the sassanian collapse

Topics: Sassanid Empire, Byzantine Empire, Roman Empire Pages: 6 (2061 words) Published: December 4, 2013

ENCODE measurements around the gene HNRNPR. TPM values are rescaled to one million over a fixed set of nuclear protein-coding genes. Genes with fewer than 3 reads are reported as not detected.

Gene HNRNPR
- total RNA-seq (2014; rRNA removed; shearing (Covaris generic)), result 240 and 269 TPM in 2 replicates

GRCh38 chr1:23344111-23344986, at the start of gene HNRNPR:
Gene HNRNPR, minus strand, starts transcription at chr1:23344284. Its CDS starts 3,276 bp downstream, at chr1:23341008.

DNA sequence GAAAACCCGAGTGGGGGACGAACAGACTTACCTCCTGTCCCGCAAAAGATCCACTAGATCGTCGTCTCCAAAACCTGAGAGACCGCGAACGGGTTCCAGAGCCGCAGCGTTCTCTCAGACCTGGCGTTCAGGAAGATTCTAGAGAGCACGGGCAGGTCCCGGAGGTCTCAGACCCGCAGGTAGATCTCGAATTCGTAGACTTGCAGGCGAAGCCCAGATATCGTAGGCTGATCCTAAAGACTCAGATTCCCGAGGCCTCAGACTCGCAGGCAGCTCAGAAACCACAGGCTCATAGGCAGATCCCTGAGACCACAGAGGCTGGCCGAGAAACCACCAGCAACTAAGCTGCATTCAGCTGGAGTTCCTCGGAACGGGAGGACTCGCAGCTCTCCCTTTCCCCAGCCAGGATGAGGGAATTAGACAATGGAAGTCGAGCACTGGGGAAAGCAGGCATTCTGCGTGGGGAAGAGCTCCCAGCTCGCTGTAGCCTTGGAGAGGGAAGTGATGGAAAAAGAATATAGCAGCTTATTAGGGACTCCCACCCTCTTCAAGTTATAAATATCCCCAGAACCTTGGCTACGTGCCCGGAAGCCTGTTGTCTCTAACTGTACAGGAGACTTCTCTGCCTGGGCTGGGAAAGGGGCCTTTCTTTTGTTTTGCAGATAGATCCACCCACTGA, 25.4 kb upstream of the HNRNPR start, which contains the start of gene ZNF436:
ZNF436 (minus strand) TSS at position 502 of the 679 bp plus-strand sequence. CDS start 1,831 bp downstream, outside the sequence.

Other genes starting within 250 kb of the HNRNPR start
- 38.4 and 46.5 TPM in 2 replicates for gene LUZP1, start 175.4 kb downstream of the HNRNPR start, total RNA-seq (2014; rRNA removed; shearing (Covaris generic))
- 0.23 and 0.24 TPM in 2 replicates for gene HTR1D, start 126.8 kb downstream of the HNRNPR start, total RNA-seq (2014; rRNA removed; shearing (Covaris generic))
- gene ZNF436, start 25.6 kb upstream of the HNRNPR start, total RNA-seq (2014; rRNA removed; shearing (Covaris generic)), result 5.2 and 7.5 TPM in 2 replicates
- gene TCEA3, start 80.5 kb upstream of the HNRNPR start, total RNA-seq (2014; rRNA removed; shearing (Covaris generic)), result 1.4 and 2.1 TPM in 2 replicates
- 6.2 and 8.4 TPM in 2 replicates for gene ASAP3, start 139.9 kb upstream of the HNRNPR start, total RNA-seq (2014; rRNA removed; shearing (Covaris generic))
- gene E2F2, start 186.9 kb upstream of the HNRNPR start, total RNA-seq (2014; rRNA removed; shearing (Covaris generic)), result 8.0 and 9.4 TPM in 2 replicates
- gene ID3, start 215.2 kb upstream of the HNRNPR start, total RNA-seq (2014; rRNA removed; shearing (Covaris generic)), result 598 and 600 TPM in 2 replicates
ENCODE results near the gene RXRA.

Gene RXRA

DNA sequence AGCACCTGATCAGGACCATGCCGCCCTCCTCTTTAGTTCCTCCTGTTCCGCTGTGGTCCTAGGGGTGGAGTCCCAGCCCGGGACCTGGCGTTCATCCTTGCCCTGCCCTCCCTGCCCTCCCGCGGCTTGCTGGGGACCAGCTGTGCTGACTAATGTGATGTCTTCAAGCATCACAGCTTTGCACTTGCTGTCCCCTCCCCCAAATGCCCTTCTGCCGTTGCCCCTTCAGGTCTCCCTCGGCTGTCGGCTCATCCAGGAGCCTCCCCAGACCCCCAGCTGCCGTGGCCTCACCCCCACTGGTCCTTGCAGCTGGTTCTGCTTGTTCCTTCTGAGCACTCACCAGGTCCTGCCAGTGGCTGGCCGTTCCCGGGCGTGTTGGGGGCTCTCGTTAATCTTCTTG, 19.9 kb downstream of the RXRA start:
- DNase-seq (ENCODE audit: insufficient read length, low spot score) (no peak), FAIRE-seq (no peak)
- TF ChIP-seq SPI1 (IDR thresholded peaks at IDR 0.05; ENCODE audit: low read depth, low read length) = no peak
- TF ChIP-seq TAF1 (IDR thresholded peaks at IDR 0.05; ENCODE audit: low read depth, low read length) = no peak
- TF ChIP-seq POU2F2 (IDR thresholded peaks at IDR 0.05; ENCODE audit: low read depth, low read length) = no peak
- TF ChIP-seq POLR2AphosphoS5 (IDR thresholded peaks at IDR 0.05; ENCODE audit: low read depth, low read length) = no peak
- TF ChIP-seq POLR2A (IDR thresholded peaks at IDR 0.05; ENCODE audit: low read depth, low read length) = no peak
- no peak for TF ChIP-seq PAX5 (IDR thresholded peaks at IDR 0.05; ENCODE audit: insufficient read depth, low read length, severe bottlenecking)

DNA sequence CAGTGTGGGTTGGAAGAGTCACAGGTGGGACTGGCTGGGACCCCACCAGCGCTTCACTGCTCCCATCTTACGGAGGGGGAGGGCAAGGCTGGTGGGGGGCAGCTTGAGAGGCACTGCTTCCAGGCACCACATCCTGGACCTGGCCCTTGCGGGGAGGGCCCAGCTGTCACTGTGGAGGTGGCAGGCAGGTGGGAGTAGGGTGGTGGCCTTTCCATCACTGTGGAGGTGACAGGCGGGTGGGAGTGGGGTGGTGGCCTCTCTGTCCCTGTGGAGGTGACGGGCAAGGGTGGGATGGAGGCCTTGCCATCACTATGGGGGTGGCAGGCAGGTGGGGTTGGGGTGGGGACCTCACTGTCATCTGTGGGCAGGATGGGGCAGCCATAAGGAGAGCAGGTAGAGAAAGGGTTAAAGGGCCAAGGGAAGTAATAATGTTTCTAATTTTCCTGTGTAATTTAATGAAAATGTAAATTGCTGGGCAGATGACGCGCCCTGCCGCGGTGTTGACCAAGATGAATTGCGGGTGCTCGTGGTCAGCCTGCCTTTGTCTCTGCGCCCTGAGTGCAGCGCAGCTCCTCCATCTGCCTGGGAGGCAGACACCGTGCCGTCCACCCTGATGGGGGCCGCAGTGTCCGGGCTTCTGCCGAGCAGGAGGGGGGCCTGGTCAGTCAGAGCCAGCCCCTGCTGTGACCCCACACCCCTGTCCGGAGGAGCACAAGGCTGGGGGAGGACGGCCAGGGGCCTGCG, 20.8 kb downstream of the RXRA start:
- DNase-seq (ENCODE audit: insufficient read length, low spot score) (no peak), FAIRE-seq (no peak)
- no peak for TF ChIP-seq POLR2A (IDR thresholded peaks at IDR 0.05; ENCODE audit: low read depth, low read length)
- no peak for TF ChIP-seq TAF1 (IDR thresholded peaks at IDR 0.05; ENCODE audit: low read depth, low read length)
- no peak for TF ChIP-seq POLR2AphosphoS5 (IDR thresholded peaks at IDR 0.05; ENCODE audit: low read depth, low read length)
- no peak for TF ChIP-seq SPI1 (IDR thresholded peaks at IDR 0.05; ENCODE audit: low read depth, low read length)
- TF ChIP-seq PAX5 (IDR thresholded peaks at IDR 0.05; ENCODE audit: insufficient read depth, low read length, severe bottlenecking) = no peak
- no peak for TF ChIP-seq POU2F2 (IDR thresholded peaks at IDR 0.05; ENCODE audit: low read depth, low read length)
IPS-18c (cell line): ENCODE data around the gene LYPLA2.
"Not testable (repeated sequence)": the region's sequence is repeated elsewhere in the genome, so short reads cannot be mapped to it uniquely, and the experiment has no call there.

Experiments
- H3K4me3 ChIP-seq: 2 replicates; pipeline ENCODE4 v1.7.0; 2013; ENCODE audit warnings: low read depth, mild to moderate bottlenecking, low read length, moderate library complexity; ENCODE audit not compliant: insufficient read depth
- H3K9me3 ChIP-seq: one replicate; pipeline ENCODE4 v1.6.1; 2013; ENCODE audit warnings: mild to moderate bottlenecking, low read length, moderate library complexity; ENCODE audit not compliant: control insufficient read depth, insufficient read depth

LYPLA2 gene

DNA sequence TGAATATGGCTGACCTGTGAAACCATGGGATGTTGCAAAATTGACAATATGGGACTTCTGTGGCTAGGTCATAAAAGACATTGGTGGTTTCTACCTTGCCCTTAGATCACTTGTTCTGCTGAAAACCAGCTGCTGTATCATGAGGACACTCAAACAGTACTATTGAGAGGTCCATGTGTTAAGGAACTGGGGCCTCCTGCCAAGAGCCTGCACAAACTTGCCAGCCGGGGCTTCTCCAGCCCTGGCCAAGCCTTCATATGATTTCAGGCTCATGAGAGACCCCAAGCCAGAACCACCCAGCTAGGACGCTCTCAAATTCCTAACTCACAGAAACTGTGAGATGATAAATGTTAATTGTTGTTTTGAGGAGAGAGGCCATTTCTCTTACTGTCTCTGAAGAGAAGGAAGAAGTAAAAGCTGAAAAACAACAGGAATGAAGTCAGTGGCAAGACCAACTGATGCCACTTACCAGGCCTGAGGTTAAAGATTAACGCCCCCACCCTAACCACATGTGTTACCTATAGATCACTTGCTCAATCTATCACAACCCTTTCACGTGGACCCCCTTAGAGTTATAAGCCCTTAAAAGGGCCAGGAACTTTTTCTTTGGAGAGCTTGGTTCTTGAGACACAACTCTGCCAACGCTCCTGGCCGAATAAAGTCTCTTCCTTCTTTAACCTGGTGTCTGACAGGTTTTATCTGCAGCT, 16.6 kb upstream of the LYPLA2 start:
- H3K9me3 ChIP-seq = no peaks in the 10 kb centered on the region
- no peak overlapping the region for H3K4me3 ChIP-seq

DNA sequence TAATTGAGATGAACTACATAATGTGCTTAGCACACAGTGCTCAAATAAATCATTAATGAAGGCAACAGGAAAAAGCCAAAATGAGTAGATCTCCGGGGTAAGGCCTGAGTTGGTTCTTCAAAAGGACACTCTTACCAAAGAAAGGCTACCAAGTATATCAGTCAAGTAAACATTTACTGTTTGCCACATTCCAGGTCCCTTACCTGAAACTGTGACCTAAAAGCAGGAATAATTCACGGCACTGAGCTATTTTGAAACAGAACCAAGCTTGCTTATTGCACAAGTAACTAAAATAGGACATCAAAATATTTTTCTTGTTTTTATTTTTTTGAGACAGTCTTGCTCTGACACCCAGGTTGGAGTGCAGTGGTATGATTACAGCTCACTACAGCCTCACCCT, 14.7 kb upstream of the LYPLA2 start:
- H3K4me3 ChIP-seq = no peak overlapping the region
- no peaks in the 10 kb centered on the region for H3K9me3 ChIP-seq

When one considers the empires of historical Eurasia, perhaps it is the Roman Byzantines that first come to mind. Indeed, the Romans are certainly well known for their history, a result of their diverse interactions with other powers throughout their period and the records preserved by the Roman Byzantines and the aforementioned nations of interaction. However, the Sassanid Empire, although less known, should not be overlooked. The Sassanid Empire existed alongside the Romans with many comparable achievements in influence and scale. While the fall of the Romans is documented fairly well, certainly a result of being split into two separate entities with separate records. However; the collapse, or rather, disappearance of the Sassanid Empire is quite a bit more difficult to determine. How did such a prominent power as the Sassanid Empire disappear in such an abrupt manner? Many scholars have attempted to address this question, with a good deal of success considering the lack of detailed records one would normally hope to recover from an entity with the size and scope the possessed by the Sassanians. As previously mentioned, the study of the fall of the Sassanid Empire is far from new. Many scholars have contributed to the study over the years, often citing well known materials and authors on the subject. David Morgan examines the work of Touraj Daryaee, Parvaneh Pourshariati, and Greg Fisher in his paper “Sasanian Iran and the Early Arab Conquests.” 1 Morgan explores the different theories presented by the previously mentioned scholars, citing their work as the basis of his paper. Morgan posits that a major obstacle in unraveling the history surrounding the fall of the Sassanian Empire presents itself in the lack of primary sources, as well as the fact that the sources currently relied upon exist in more languages than any individual could hope to master2. This issue presents itself as a rather difficult task to overcome, however calling on the work of several other scholars we are able to piece together a framework of information on the topic. It is commonly assumed that the Sassanid Empire fell as a result of the Arab Islamic invasion eventually overwhelming their forces. While the Arabs certainly play a major role in the disappearance of the empire, it should be noted that their conquest was most likely only successful due to internal factors within the Sassanian polity. Morgan cites the work of Pourshariati to emphasise the political states of the Sassanian Empire. Previously believed to be solely a centralized monarchy, the polity of the empire would be better described as a “Sasanian-Parthian confederacy.”3 Suggesting that political structures were unstable, Pourshariati is cited claiming that the Pahlav, better known as Parthians, agreed to kingship under the Sassanid on the conditions that they would retain a “substantial degree of independence in their respective Pahlav territories. These were concentrated in the quarters of the east and north.”4 The article suggests that this political divide played a role in destabilizing the empire. When Khusraw I instituted reforms moving the Parthians away from their power centers, Morgan states that these actions served as the ground work of the withdraw of support the Sassanian monarch received from the Pahlav. While the “confederacy” remained intact for the remainder of Khusraw I’s reign, the eventual Parthian rebellions during the reign of Khusraw II as a result of these reforms contributed significantly to the state’s collapse5. The conception of the Parthian peoples contributing to the decline of the Sassanid Empire is explored in great detail in the work of Nadereh Nafisi6. Nafisi presents in great detail the influence of the Parthian people had throughout the era of the Sassanid Empire. Presented in Nafisi’s paper “The Parthian Mehran Family, Key to the Collapse of Sassanid Empire,” is a complex analysis of the genealogy of notable Parthian noble’s and their...
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